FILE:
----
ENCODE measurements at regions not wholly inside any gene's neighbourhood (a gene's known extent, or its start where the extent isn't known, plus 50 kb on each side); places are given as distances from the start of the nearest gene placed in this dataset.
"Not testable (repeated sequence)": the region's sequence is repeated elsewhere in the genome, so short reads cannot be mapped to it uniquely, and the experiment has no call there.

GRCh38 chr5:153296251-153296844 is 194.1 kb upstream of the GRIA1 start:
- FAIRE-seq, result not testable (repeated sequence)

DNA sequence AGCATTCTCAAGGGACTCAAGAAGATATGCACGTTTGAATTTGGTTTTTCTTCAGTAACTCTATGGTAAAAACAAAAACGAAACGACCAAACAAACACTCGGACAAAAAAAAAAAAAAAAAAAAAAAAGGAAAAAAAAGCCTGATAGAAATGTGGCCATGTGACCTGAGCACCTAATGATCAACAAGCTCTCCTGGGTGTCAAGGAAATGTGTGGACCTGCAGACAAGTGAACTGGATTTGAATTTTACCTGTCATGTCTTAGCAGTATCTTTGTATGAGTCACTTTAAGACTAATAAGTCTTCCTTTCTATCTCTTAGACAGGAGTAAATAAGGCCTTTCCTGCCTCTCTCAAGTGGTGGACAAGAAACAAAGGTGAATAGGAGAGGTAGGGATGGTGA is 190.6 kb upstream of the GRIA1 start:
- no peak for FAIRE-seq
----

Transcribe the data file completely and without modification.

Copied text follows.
ENCODE measurements at regions not wholly inside any gene's neighbourhood (a gene's known extent, or its start where the extent isn't known, plus 50 kb on each side); places are given as distances from the start of the nearest gene placed in this dataset.
"Not testable (repeated sequence)": the region's sequence is repeated elsewhere in the genome, so short reads cannot be mapped to it uniquely, and the experiment has no call there.

GRCh38 chr5:153296251-153296844 is 194.1 kb upstream of the GRIA1 start:
- FAIRE-seq, result not testable (repeated sequence)

DNA sequence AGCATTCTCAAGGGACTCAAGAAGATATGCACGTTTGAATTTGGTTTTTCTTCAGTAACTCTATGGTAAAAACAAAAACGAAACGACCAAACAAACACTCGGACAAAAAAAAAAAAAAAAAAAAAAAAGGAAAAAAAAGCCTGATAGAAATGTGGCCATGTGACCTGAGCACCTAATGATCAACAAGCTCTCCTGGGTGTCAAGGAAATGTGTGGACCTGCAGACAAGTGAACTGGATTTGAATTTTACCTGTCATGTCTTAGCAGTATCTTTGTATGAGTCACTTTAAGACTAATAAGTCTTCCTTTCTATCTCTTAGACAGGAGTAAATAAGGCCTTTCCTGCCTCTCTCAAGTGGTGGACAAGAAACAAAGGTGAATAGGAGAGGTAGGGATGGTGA is 190.6 kb upstream of the GRIA1 start:
- no peak for FAIRE-seq